The Joy? of Cooking


How’d you like to make dinner for the people at THAT table, hmmmm? It seats, like, thirty per side I think. It’s actually in the “Emperor’s Rooms” in the Louvre, which I highly recommend, even though it’s about seventy-five miles from the Mona Lisa. Seriously, you should go see it. These people lived LARGE.

I wouldn’t want to cook for them though. Have you ever heard of the famous French chef Flauvel? He was a cook in the 1700’s (assuming I am remembering this story correctly) and when the fish he ordered arrived late for a banquet he was so distraught he stabbed himself in the stomach and died. I don’t ever want to take my cooking that seriously.

I do love to cook, though. I am a very process-oriented cook; I love the stirring and the mixing and the chopping as much as I like the eating, which is saying quite a bit. I own a food processor, but it languishes under the counter while I dice onions contentedly by hand. It’s almost a meditative act – if one can meditate while messing up the kitchen and weeping from onion fumes.

This is not to say that all of my kitchen experimentation goes swimmingly. I read a lot of food blogs – A LOT – and I love when people talk about how they just grabbed a bit of this and a bit of that and next thing you know they have dinner from the Cordon Bleu. That never happens to me. When I decide to experiment in the kitchen – even if I am making something I’ve made before – the timeline usually goes something like this:

– decide to make, oh, chicken with raspberry sauce over pasta, something I have made approximately ten thousand times.

– cheat completely by buying one of those rottisserie chickens from the Publix. Seriously, are those things the best invention since sliced bread or what? If I had to pick the greatest invention of all time, and was given the choice between Publix Rotisserie chicken, and Dr. Salk and his pesky vaccines, I know which way I’m leaning. You can’t eat a vaccine.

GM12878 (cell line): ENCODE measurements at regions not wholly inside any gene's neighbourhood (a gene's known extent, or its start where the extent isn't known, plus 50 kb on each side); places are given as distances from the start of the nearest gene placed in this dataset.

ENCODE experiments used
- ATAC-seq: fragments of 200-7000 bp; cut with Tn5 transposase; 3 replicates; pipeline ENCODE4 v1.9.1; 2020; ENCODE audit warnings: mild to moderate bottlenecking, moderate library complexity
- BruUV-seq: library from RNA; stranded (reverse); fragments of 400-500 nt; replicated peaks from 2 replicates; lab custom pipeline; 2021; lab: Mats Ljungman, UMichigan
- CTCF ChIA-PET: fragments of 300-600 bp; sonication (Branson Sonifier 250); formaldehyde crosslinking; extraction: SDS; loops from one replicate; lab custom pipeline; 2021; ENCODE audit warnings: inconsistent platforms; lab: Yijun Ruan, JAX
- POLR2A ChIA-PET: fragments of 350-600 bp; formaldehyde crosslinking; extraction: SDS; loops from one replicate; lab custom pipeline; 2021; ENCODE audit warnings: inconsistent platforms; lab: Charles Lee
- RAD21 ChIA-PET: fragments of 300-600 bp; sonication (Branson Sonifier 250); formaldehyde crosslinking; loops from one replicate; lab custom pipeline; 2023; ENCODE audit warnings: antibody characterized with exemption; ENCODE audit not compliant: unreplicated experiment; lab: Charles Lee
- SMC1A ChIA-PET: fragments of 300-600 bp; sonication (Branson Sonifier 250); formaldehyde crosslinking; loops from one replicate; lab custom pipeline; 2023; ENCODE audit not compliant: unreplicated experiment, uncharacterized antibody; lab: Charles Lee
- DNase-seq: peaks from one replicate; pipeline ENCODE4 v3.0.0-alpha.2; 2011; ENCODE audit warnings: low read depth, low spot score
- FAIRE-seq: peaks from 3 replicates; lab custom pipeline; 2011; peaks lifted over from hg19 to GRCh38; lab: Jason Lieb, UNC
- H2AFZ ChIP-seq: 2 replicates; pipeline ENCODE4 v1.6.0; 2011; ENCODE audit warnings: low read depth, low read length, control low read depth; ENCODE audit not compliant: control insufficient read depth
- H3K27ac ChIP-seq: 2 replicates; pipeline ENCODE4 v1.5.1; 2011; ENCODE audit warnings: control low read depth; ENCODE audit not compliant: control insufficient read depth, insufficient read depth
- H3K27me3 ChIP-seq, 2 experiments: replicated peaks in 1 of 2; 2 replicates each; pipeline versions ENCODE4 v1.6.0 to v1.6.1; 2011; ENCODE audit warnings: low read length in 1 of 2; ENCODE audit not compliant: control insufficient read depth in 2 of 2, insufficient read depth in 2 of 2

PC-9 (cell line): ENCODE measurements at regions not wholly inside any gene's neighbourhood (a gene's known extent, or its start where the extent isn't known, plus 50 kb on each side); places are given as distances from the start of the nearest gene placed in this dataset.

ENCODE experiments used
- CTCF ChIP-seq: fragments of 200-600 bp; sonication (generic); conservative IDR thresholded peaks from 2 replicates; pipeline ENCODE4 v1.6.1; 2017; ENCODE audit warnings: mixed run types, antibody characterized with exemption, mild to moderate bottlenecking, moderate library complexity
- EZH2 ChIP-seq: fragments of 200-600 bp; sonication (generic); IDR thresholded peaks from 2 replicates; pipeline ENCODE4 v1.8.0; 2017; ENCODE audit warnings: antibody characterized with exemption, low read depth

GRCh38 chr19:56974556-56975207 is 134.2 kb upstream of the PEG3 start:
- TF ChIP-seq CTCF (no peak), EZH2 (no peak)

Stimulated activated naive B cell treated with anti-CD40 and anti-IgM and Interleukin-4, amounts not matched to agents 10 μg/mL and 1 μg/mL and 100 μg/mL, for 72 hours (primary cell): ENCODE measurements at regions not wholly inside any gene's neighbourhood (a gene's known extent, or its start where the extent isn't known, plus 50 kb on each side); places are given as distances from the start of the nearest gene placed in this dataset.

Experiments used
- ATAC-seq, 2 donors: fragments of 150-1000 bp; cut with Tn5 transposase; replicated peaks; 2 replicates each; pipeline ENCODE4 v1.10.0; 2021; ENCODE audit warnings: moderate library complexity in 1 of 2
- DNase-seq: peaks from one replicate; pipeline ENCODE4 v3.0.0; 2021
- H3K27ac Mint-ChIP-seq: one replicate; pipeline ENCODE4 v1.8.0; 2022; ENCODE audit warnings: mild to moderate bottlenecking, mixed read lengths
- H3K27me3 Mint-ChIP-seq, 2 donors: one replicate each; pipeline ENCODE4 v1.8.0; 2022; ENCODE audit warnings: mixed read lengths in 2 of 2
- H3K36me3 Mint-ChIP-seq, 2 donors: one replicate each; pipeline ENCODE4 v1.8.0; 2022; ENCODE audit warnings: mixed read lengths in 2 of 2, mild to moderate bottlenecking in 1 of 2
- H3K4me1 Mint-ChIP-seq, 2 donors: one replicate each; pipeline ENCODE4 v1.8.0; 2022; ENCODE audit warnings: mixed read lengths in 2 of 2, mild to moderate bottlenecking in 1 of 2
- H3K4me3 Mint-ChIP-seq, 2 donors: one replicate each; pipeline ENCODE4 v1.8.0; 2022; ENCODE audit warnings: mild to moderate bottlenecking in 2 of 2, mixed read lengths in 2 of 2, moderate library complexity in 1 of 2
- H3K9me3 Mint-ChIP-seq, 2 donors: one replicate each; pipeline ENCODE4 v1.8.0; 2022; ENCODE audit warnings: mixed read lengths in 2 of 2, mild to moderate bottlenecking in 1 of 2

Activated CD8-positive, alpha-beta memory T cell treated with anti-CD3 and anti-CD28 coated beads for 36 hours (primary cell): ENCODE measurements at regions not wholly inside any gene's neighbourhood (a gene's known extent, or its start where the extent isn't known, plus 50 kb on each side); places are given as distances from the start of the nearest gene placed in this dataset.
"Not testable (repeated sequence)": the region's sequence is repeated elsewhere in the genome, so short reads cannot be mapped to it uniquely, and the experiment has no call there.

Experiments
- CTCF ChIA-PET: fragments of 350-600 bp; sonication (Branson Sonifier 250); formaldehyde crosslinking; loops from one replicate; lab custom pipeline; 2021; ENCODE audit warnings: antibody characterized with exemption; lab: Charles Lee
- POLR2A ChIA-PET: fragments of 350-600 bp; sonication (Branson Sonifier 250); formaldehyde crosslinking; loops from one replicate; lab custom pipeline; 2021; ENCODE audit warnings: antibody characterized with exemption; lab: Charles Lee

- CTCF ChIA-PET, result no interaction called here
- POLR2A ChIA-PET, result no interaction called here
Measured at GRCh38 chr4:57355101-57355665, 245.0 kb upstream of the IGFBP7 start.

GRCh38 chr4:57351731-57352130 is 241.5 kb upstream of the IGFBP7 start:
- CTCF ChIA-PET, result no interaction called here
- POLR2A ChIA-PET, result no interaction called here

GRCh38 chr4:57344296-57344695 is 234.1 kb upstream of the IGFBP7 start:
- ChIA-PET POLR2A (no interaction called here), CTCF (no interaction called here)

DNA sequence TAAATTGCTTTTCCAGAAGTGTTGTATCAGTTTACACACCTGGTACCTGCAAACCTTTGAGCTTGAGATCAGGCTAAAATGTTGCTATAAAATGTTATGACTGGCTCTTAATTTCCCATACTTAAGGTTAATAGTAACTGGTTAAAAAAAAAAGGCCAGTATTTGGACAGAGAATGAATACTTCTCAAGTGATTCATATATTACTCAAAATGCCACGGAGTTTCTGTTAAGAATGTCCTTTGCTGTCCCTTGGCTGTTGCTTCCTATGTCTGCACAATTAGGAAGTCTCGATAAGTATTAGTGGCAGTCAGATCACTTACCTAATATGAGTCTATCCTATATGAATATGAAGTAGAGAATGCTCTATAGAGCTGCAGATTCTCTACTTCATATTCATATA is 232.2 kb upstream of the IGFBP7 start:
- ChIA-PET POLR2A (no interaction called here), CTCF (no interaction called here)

– decide to have bread and cheese for appetizer, since even a poodle could put that together

– realize the cheese I plan to use has mold growing on one edge.

– scrape mold off. It’s cheese, right? It’s not like it can go bad. It IS bad.

– open some wine. alcohol content will protect us against dodgy cheese, surely

– usually I make the raspberry sauce (equal parts rasperry jam, mustard, and butter, if you must know) in the microwave, but tonight I think I will make it on the stovetop, just for kicks. I don’t know why I don’t make it that way all the time, really.

– decide to grill veggies to go with chicken. Shoot, that means I have to light the grill.

– grill filled with ash. Wet ash, since it’s rained since we last used it and we left the vents open. Ugh.

– sauce is simmering away merrily on the stove. In fact, it’s spattering all over the stovetop. THAT’s why I always make it in the microwave. Ugh.

– Shoot, forgot to start the pasta water

– drink some more wine

– slosh the marinade for the veggies on the counter

– get veggies on grill, come back inside just in time to prevent sauce from burning. Whew!

– “taste sauce for seasoning”, burn tongue. Soothe with more wine

– set table with appetizer. Realize my boyfriend has been eating the bread while we cook and now there is only cheese.

– eat cheese. still good even w/out bread

– go to drain pasta, find colander is full of peaches meant for last week’s jam project

– eeww, they are all soft now

– plate chicken, drizzle artistically with sauce. Sit down to eat. Why yes, I will have more wine, thank you….

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